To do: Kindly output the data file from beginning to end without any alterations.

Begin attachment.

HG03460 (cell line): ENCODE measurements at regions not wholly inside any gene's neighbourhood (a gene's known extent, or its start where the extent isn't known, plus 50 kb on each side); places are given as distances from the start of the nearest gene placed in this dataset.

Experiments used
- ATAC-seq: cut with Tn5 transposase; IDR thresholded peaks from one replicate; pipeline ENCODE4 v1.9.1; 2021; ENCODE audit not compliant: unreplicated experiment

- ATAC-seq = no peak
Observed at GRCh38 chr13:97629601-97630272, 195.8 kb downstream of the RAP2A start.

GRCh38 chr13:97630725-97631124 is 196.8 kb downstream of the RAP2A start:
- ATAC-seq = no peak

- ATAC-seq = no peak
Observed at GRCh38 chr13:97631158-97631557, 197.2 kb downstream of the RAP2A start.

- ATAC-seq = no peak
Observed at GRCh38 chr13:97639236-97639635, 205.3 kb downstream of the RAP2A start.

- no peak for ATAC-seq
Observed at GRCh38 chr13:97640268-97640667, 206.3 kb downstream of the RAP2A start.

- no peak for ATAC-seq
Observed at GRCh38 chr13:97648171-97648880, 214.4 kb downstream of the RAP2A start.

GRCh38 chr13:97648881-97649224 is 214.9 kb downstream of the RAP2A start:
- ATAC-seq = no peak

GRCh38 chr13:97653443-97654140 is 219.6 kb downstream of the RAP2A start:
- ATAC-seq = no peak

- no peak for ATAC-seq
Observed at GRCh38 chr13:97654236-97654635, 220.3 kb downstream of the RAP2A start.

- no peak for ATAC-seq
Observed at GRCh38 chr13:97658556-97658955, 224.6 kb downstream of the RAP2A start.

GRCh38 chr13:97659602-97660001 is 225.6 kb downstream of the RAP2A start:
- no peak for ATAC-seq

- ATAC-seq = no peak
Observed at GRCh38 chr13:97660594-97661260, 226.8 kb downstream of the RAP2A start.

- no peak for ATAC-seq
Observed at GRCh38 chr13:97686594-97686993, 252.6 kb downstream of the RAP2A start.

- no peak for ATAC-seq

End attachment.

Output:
HG03460 (cell line): ENCODE measurements at regions not wholly inside any gene's neighbourhood (a gene's known extent, or its start where the extent isn't known, plus 50 kb on each side); places are given as distances from the start of the nearest gene placed in this dataset.

Experiments used
- ATAC-seq: cut with Tn5 transposase; IDR thresholded peaks from one replicate; pipeline ENCODE4 v1.9.1; 2021; ENCODE audit not compliant: unreplicated experiment

- ATAC-seq = no peak
Observed at GRCh38 chr13:97629601-97630272, 195.8 kb downstream of the RAP2A start.

GRCh38 chr13:97630725-97631124 is 196.8 kb downstream of the RAP2A start:
- ATAC-seq = no peak

- ATAC-seq = no peak
Observed at GRCh38 chr13:97631158-97631557, 197.2 kb downstream of the RAP2A start.

- ATAC-seq = no peak
Observed at GRCh38 chr13:97639236-97639635, 205.3 kb downstream of the RAP2A start.

- no peak for ATAC-seq
Observed at GRCh38 chr13:97640268-97640667, 206.3 kb downstream of the RAP2A start.

- no peak for ATAC-seq
Observed at GRCh38 chr13:97648171-97648880, 214.4 kb downstream of the RAP2A start.

GRCh38 chr13:97648881-97649224 is 214.9 kb downstream of the RAP2A start:
- ATAC-seq = no peak

GRCh38 chr13:97653443-97654140 is 219.6 kb downstream of the RAP2A start:
- ATAC-seq = no peak

- no peak for ATAC-seq
Observed at GRCh38 chr13:97654236-97654635, 220.3 kb downstream of the RAP2A start.

- no peak for ATAC-seq
Observed at GRCh38 chr13:97658556-97658955, 224.6 kb downstream of the RAP2A start.

GRCh38 chr13:97659602-97660001 is 225.6 kb downstream of the RAP2A start:
- no peak for ATAC-seq

- ATAC-seq = no peak
Observed at GRCh38 chr13:97660594-97661260, 226.8 kb downstream of the RAP2A start.

- no peak for ATAC-seq
Observed at GRCh38 chr13:97686594-97686993, 252.6 kb downstream of the RAP2A start.

- no peak for ATAC-seq